Before I became a father I used to gush to my parents about how amazing Rigby was. “It’s almost like she’s a human,” I’d say. “When she barks, she’s not just barking, she’s communicating! If you pay attention you’ll see she’s telling you she’s hungry, wants her toy, or needs to go outside!”
My parents would nod politely, but having had children (and grandchildren) of their own, they weren’t nearly as impressed by the awesomeness that is Rigby as I was.
“Wait until you and Heather have children,” my Mom told me one day. “You won’t talk about that dog nearly as much!”
I was annoyed by my parents’ attitude about Rigby back then, but when Maddie came along I did stop talking about Rigby so much. In light of all the incredible, adorable, sweet things that Maddie did, Rigby’s talents no longer impressed me as much.
“She’ll eat french fries all by herself now,” I’d brag about Maddie. “Just put ‘em in front of her and she’ll go to town! She’s cruising like a pro now, too. She’ll be walking in no time. It’s incredible! She’s not a baby anymore… she’s a big girl!”
Maddie brought me so much joy and pride in everything she did. When she passed so suddenly I was left with nothing but memories of all the amazing things she did.
But then Annie was born, and though she was a baby at first, she eventually lived longer than the 514 days Maddie was given. Soon she was doing incredible things Maddie never did, like running, singing songs, and saying stuff like, “Dada, wanna play with me?”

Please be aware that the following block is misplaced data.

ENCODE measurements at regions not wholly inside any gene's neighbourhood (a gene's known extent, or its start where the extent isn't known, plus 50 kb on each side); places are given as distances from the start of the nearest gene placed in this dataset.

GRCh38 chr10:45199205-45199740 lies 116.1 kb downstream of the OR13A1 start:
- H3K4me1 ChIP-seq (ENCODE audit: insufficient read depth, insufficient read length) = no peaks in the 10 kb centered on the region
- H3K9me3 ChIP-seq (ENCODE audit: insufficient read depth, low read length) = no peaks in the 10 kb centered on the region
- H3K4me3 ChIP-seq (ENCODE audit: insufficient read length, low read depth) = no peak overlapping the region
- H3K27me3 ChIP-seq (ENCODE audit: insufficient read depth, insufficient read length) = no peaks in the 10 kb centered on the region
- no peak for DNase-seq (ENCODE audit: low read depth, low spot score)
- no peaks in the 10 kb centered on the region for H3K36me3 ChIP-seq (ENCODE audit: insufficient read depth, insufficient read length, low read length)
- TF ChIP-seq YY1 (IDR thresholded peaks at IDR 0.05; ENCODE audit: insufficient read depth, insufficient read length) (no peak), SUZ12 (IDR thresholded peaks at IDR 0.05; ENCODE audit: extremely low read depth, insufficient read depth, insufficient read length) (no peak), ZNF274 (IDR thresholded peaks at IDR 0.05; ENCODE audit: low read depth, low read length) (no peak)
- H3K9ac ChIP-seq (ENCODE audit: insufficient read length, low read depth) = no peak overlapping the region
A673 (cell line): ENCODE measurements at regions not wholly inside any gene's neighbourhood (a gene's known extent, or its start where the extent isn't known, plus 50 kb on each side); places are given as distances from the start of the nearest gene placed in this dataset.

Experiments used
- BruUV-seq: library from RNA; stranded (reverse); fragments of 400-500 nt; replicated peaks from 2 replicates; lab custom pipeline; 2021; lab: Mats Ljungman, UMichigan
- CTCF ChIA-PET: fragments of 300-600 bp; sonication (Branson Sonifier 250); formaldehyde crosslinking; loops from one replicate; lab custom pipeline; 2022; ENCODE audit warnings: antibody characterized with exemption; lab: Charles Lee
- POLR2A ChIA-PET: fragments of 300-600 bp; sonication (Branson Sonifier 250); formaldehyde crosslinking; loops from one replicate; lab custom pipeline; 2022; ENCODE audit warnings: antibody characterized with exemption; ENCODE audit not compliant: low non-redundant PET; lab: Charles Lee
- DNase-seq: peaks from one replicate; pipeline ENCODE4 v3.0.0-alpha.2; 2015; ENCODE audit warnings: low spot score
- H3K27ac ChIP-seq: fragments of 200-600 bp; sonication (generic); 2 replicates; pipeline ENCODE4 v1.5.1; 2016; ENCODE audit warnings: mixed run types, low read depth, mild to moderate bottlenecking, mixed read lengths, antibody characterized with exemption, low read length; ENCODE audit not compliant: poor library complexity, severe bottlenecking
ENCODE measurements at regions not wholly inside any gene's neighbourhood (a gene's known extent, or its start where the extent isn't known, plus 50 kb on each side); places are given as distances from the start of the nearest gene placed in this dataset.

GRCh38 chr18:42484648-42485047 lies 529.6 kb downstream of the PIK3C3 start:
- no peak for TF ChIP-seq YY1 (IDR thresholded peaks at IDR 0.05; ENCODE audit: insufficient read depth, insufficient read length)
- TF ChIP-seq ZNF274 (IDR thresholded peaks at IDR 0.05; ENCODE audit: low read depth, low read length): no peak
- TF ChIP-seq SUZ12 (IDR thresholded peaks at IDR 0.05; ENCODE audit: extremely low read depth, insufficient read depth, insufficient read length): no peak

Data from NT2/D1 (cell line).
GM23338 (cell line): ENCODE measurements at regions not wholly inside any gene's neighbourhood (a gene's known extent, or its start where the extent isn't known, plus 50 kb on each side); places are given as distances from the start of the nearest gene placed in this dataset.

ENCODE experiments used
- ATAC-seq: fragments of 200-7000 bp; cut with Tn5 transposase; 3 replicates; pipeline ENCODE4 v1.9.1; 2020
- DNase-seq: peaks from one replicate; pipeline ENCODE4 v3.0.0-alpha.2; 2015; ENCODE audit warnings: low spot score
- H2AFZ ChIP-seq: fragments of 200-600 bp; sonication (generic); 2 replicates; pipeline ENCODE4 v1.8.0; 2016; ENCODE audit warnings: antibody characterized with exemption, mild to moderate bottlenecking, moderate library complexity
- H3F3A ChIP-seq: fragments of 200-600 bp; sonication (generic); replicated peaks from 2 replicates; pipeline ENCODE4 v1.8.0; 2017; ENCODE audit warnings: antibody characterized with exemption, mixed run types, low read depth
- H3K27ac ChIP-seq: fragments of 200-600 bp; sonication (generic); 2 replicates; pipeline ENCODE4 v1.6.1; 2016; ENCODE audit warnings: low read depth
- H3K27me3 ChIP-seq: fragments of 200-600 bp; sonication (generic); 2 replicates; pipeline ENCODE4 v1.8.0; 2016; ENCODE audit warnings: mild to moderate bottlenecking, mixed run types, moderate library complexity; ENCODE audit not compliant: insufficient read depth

As wonderful as this is, it also troubles me. Now, when I think about the seventeen month old Maddie in comparison to the nearly three-year-old Annie, Maddie suddenly seems more like a baby. Often, when I’m alone, I can’t help but cry over this. I want to remember Maddie the way I saw her then, as a big girl, but the older Annie gets the harder that becomes.
I’ve been tormented by these thoughts until just last week when I had an epiphany of sorts that made me feel a lot better. I was home alone with Rigby, and for the first time in a long time I was able to focus all of my attention on her like I did when we first got her.
I watched Rigby leap from the couch to the ground with the dexterity of super hero, I watched her run around the house with a bone until she found a place to hide it that Annie would never find, and I paid attention to each of her barks long enough to figure out what she was trying to say:
“There’s a bird out the window, Dad! Look!”
“Hey! My toy is stuck under the seat cushion, Dad! Help!”
“My bowl is empty! I need more food!”
By the end of our afternoon together it was very clear to me that Rigby was every bit as amazing today as she was all those years ago. Though my perspective may have changed and made it harder to see what I saw before, it was very much still there.
I don’t watch videos of Maddie all that often – because doing so means being prepared to become a weepy and emotionally drained wreck – but I watched them that night, and it was beautiful. Maddie was dancing to music, playing her little red piano, laughing at me being silly… and I could see that she was still the amazing big girl that I remembered back then. It was an incredible, healing moment, and I have Rigby to thank for it. Now that is a dog worth gushing over.